“Sometimes the weather hurts me, sometimes the weather helps me.” While this adage often rings true, it does not mean that positive and negative weather simply even out over the course of a selling season, fiscal quarter or even a year. The timing, location, strength and duration of favorable or unfavorable weather makes a big difference.
Consider the following examples:
– PROFITABILITY: A negative 25-percent weather-driven demand impact on winter coats in November is not offset by a 25-percent weather-based demand boost in January. Further, there is a lot more profit in a November sale compared with the end of the season when merchandise is marked down heavily for clearance.
– LOST SALES: When a winter storm keeps people at home, some sales are never made up. Yes, the weekly grocery run is often made a day or two later, but if someone doesn’t stop for a cup of coffee on the way to work because a snowstorm keeps them at home, they don’t buy two coffees the next morning to “make up for it.” The same is true for other categories or for impulse buys.
– TIMING: Warmer-than-normal temperatures in the early spring can be great for do-it-yourself retailers as consumers head to stores for live plants and other lawn and garden items. However, if these retailers have a less favorable start to the season, improved weather in May or June will not have the same effect. For many consumers, the optimal “window of time” has passed for certain outdoor projects (or other seasonal items like apparel or décor). DIY projects will be downsized or skipped altogether as the calendar shifts the consumer’s attention to other priorities and activities.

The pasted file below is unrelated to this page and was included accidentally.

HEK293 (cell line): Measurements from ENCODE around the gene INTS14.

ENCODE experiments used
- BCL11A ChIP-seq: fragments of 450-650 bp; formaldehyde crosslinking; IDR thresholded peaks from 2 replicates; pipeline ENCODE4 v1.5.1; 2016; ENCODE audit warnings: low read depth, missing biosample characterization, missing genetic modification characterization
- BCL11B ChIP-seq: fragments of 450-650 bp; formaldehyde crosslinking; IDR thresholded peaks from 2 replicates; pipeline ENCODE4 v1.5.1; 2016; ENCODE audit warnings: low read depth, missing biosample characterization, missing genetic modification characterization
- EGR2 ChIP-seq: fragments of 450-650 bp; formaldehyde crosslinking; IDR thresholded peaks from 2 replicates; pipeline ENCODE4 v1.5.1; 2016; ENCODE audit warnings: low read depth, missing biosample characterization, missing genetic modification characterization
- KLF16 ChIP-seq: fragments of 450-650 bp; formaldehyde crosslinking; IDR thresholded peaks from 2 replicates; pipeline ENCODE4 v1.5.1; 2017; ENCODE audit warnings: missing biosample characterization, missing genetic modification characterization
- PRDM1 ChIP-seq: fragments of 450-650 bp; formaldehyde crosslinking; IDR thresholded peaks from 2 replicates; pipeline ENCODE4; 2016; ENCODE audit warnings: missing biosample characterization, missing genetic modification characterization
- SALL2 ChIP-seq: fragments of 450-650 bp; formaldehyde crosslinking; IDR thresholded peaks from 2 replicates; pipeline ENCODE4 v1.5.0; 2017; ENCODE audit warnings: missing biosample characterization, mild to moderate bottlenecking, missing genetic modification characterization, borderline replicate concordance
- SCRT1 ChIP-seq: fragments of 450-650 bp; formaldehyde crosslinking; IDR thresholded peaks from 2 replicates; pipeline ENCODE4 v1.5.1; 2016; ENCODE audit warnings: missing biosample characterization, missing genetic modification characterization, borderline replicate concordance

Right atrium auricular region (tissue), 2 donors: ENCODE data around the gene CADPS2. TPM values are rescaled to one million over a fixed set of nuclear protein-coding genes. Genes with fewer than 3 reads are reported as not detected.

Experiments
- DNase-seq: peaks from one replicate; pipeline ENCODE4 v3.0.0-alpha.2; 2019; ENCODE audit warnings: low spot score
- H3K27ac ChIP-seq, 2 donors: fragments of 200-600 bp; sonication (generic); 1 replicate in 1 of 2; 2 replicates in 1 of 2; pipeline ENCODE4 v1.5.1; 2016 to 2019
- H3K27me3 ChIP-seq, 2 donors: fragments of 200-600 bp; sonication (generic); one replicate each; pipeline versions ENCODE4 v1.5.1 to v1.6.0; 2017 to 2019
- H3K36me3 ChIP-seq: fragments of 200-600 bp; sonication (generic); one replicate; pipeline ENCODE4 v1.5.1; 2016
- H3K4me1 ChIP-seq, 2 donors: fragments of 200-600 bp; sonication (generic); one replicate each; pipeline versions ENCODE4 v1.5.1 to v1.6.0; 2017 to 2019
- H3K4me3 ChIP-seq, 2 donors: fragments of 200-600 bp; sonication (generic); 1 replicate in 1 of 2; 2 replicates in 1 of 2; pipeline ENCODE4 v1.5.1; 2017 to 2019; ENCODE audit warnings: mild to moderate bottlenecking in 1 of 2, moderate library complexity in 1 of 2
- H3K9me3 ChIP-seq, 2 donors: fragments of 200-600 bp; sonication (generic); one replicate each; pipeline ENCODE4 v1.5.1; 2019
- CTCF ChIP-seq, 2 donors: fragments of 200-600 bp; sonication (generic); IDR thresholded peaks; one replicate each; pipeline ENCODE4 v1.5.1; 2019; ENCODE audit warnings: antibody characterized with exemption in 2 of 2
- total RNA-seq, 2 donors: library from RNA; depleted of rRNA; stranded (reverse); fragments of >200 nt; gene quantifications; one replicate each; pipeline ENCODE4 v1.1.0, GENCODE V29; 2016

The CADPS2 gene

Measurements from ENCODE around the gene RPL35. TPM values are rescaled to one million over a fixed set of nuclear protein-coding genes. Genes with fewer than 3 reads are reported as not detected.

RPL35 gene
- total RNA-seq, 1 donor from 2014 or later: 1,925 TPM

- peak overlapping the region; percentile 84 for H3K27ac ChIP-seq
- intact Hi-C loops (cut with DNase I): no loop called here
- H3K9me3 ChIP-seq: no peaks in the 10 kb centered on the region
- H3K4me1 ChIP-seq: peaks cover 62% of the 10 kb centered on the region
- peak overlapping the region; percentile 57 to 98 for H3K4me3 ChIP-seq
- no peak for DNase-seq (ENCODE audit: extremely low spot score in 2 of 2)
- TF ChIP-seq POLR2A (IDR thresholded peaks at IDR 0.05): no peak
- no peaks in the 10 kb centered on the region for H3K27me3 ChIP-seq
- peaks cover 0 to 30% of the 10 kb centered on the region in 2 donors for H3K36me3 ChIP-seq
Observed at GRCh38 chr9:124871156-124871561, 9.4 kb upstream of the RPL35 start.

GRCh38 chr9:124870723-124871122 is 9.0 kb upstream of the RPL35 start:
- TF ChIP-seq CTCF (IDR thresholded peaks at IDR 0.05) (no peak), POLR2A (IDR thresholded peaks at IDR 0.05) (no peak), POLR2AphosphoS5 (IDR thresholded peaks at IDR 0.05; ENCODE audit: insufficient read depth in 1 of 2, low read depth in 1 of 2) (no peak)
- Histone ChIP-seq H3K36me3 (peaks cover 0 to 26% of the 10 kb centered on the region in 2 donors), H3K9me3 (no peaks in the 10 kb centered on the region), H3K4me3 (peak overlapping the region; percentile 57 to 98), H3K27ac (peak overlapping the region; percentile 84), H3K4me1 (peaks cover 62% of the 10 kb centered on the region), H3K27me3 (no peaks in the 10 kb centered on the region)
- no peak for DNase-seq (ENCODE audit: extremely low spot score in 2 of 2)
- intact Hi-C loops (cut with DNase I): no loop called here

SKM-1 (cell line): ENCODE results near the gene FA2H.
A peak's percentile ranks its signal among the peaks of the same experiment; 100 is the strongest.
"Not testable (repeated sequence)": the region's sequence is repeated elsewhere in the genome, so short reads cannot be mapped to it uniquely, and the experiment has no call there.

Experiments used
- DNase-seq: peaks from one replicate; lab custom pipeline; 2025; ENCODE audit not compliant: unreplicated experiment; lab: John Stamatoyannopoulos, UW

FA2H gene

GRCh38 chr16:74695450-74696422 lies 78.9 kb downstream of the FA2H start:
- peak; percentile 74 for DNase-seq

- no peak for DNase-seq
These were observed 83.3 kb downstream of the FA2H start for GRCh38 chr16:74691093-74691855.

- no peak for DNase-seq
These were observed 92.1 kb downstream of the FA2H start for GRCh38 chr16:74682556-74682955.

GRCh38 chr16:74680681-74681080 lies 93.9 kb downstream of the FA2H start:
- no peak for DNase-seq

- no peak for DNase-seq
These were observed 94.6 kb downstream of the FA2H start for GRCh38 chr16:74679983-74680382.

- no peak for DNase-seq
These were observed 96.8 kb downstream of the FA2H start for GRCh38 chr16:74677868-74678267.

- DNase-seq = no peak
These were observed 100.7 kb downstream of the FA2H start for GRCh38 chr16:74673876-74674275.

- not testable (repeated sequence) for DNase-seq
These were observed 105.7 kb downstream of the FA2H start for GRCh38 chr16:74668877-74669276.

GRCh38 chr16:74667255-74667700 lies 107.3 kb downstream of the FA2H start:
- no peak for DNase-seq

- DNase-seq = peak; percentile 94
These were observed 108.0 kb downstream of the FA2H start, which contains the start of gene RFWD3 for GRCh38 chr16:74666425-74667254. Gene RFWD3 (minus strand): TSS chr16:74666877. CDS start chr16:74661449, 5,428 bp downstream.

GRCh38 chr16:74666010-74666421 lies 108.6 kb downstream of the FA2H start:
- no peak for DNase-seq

Unlike Newton’s third law of motion, there is not really “an equal and opposite reaction” when it comes to weather and its business ramifications.
Check out the 5 Myths About the Weather & Its Impact on Retail from the NRF to learn more.